by Brooke Napier
I wanted to think of a very clever title for this epic topic, but I wanted to cut straight to the point. As the antibiotic era is coming to an end due to the emergence of antibiotic-resistant pathogens, it is alarming that we had not sufficiently explored the deleterious side effects that these drugs cause on our own cells.
James Collins and his group from the Howard Hughes Medical Institute published last week in Science Translational Medicine (my new favorite journal) a remarkable study that shows antibiotics not only harm bacterial cells, but mammalian cells too.
Looking back in time, the term “antibiotics” was first used in 1942 by Selman Waksman to describe any substance synthesized by a microorganism that negatively affects the growth of other microorganisms. Antibiotics inhibit growth of microorganisms through a variety of mechanisms ranging from molecules that bind to ribosomal subunits to inhibit protein synthesis to disruption of bacterial lipid membranes.
Generally all of the antibiotics can be categorized into two groups: 1) bactericidal antibiotics and 2) bacteriostatic antibiotics.
Bactericidal antibiotics directly kill bacteria (ie; penicillin, which blocks synthesis of the bacterial cell wall), whereas bacteriostatic antibiotics slow their growth or reproduction (ie; a macrolide like azithromycin, which binds to the 50S subunit of the bacterial ribosome to inhibit protein synthesis).
Interestingly, in 2007 James Collins and his group released a set of data that suggests that all bactericidal antibiotics have a common mechanism of killing bacteria. This blew our original knowledge of bactericidal antibiotics out the water. Here we’ve been thinking for nearly 7 decades that each individual class of bactericidal antibiotics kill through different mechanisms, but we were wrong? Perhaps (this hypothesis is highly debated, but should not be discounted!).
This study suggests that all bactericidal antibiotic killing starts out as an array of diverse disruption mechanisms to throw the bacteria out of homeostatis, but all of these mechanisms have a similar end point – production of “highly deleterious hydroxyl radicals in Gram-negative and Gram-positive bacteria, which ultimately contribute to cell death”.
Hydroxyl radicals are highly reactive ions that can damage virtually any type of molecule including DNA, lipids, amino acids… that’s just a taste of what these assassins can target and all three of those things have something in common… they are required for LIFE.
Not just bacterial life, ALL LIFE.
So if production of hydroxyl radicals can have such a harmful affect on the essential essence of bacteria (DNA, proteins, amino acids, lipids, etc), couldn’t the production of hydroxyl radicals have an affect on these same essentials in mammalian cells?
Interestingly prolonged use of antibiotics is associated with various side effects ranging from ototoxicity (damage to the ear due to use of antibiotics like aminoglycosides, which are antibiotics that are bactericidal in high concentrations) to nephrotoxicity (kidney disfunction). Despite these correlations, no real studies have been conducted on the adverse affects of bactericidal antibiotics on mammalian cells!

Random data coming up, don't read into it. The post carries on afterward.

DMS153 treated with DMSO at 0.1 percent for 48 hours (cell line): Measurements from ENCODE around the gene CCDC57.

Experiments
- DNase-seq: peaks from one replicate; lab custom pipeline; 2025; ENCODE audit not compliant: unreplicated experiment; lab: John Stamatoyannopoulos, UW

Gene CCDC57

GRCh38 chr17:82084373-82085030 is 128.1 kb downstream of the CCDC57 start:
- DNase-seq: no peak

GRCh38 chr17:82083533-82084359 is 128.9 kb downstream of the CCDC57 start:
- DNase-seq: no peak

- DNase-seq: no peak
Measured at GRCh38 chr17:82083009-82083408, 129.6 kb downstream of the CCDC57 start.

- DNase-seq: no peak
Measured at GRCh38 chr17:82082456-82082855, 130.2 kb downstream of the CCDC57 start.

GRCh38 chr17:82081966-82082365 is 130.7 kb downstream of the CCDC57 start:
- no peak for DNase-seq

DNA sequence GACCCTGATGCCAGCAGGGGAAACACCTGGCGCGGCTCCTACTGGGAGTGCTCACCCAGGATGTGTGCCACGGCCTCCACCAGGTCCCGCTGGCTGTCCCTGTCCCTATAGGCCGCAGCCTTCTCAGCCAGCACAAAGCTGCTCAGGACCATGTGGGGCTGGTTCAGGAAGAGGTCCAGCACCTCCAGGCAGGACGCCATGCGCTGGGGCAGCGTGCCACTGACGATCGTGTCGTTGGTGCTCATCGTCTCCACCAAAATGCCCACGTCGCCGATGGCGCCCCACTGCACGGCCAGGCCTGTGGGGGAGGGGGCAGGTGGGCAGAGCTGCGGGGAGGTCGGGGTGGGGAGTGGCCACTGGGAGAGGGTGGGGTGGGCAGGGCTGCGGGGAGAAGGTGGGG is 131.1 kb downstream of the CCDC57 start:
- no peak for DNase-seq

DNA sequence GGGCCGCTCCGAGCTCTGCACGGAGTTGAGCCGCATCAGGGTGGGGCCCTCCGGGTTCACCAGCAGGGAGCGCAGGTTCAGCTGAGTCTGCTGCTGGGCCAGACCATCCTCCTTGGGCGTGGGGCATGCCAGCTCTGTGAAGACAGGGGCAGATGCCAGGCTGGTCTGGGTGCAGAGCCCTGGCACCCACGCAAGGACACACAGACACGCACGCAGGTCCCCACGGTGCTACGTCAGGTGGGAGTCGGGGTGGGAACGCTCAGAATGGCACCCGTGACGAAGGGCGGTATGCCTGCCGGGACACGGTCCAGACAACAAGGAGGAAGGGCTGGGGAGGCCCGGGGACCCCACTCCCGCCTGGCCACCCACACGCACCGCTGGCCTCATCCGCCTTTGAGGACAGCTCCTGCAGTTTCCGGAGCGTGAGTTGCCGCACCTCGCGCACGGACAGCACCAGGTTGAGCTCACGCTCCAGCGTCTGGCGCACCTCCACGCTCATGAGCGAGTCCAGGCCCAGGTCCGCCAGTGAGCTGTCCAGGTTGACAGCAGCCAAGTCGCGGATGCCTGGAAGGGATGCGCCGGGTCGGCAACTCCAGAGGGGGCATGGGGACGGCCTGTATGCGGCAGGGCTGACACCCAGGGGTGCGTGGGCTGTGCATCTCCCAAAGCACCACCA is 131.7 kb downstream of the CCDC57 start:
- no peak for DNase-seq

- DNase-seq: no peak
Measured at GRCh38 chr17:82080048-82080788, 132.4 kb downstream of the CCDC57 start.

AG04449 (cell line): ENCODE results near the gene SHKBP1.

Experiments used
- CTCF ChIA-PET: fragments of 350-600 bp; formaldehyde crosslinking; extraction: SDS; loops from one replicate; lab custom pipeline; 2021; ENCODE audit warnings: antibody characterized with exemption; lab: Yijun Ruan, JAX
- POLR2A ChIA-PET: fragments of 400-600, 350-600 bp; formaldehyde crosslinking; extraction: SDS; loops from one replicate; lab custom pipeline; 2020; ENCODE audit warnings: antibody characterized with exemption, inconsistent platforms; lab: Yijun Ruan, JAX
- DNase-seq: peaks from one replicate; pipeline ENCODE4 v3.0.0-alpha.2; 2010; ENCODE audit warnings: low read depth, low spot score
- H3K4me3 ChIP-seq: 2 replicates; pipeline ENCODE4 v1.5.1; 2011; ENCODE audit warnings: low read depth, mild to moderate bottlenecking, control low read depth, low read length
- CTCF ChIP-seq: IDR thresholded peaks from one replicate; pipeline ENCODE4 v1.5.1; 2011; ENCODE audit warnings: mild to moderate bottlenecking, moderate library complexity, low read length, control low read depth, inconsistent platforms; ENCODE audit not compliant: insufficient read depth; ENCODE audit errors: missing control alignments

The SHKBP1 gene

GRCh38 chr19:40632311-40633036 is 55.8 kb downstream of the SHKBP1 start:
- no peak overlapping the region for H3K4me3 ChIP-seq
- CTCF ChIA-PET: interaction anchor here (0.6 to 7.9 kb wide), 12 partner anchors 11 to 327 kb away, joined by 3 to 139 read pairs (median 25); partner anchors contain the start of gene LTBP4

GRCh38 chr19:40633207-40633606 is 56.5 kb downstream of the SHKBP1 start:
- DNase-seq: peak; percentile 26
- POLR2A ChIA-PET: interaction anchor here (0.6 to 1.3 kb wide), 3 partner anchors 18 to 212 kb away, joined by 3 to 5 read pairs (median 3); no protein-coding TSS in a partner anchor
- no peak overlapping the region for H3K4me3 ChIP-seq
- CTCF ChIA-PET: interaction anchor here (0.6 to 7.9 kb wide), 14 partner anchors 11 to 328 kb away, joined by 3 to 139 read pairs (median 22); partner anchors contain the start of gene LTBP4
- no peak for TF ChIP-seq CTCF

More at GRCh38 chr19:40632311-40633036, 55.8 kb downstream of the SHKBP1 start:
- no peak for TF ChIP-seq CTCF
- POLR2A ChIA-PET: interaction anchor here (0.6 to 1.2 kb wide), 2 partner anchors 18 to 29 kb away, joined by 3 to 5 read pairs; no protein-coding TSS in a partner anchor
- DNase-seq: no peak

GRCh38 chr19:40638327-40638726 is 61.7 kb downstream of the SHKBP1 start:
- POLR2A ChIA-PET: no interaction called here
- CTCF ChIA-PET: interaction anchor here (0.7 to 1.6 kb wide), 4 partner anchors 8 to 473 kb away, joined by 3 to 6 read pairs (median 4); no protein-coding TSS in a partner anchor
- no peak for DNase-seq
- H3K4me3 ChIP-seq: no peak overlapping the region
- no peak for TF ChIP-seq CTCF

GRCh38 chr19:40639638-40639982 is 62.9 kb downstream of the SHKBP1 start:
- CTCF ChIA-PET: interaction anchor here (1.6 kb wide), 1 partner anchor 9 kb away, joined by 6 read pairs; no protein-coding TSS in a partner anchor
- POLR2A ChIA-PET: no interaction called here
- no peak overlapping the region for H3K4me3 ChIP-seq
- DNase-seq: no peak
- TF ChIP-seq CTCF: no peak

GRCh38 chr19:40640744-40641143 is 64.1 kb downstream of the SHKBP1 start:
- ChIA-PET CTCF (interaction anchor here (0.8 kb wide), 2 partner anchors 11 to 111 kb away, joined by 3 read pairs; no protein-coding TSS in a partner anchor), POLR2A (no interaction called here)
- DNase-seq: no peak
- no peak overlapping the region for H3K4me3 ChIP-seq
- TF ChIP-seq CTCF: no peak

Turns out James Collins and his group show, after intense investigation into this matter, that bactericidal antibiotics (specifically quinolones, aminoglycosides, and beta-lactams) can cause mitochondrial dysfunction and reactive oxygen species (ROS) overproduction in human and mice cells.
Turns out hydroxyl radicals are a type of ROS. Whoa mama. Ultimately the over-production of ROS induced damage to DNA, proteins, and membrane lipids leading to tissue damage in the host.
Figure: These are sections of mouse mammary gland tissue after treatment with bactericidal antibiotics (ciprofloxacin, ampicillin, and kanamycin), with and without the anti-oxidant N-acetyl-L-cysteine (NAC), or a bacteriostatic antibiotic (tetracycline). The protein damage in the mammary gland tissue is shown by the red arrows pointing to the red dots (anti-nitrotyrosine antibody that measures oxidative protein damage), black arrows point to protein damage to connective tissues.
Amazing, but somewhat intuitive, if they gave mice the Food and Drug Administration (FDA)-approved antioxidant (think pomegranates, or don’t apparently that’s not scientifically proven), N-acetyl-L-cysteine (NAC), it completely alleviated all of the scary side affects of these bactericidal antibiotics.
There is huge implication for this study on long-term antibiotic treatment or treatment of antibiotic cocktails in the ICU (mostly immune suppressed patients) in which antibiotic regiments may have to be revised – perhaps by supplementing patients afternoon sandwiches with some anti-oxidant containing blueberries?
Kalghatgi S, Spina CS, Costello JC, Liesa M, Morones-Ramirez JR, Slomovic S, Molina A, Shirihai OS, & Collins JJ (2013). Bactericidal antibiotics induce mitochondrial dysfunction and oxidative damage in Mammalian cells. Science translational medicine, 5 (192) PMID: 23825301